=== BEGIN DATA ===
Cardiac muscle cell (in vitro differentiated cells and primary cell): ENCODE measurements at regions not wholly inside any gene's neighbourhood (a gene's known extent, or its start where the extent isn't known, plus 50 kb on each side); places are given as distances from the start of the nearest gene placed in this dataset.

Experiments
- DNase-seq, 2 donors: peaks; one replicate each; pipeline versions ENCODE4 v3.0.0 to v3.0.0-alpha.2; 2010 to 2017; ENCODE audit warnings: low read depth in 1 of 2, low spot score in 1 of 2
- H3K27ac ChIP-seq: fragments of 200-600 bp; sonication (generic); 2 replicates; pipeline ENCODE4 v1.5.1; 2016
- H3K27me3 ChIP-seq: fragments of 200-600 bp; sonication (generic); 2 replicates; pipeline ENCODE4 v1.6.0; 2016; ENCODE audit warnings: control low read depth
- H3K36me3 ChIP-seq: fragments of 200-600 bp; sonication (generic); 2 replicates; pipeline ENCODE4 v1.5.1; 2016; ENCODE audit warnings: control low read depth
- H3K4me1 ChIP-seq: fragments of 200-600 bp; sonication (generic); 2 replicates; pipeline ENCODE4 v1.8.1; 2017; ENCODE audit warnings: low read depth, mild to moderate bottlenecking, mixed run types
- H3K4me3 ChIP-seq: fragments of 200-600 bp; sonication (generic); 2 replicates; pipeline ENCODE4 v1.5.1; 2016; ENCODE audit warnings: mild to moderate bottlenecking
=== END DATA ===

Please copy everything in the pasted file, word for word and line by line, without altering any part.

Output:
Cardiac muscle cell (in vitro differentiated cells and primary cell): ENCODE measurements at regions not wholly inside any gene's neighbourhood (a gene's known extent, or its start where the extent isn't known, plus 50 kb on each side); places are given as distances from the start of the nearest gene placed in this dataset.

Experiments
- DNase-seq, 2 donors: peaks; one replicate each; pipeline versions ENCODE4 v3.0.0 to v3.0.0-alpha.2; 2010 to 2017; ENCODE audit warnings: low read depth in 1 of 2, low spot score in 1 of 2
- H3K27ac ChIP-seq: fragments of 200-600 bp; sonication (generic); 2 replicates; pipeline ENCODE4 v1.5.1; 2016
- H3K27me3 ChIP-seq: fragments of 200-600 bp; sonication (generic); 2 replicates; pipeline ENCODE4 v1.6.0; 2016; ENCODE audit warnings: control low read depth
- H3K36me3 ChIP-seq: fragments of 200-600 bp; sonication (generic); 2 replicates; pipeline ENCODE4 v1.5.1; 2016; ENCODE audit warnings: control low read depth
- H3K4me1 ChIP-seq: fragments of 200-600 bp; sonication (generic); 2 replicates; pipeline ENCODE4 v1.8.1; 2017; ENCODE audit warnings: low read depth, mild to moderate bottlenecking, mixed run types
- H3K4me3 ChIP-seq: fragments of 200-600 bp; sonication (generic); 2 replicates; pipeline ENCODE4 v1.5.1; 2016; ENCODE audit warnings: mild to moderate bottlenecking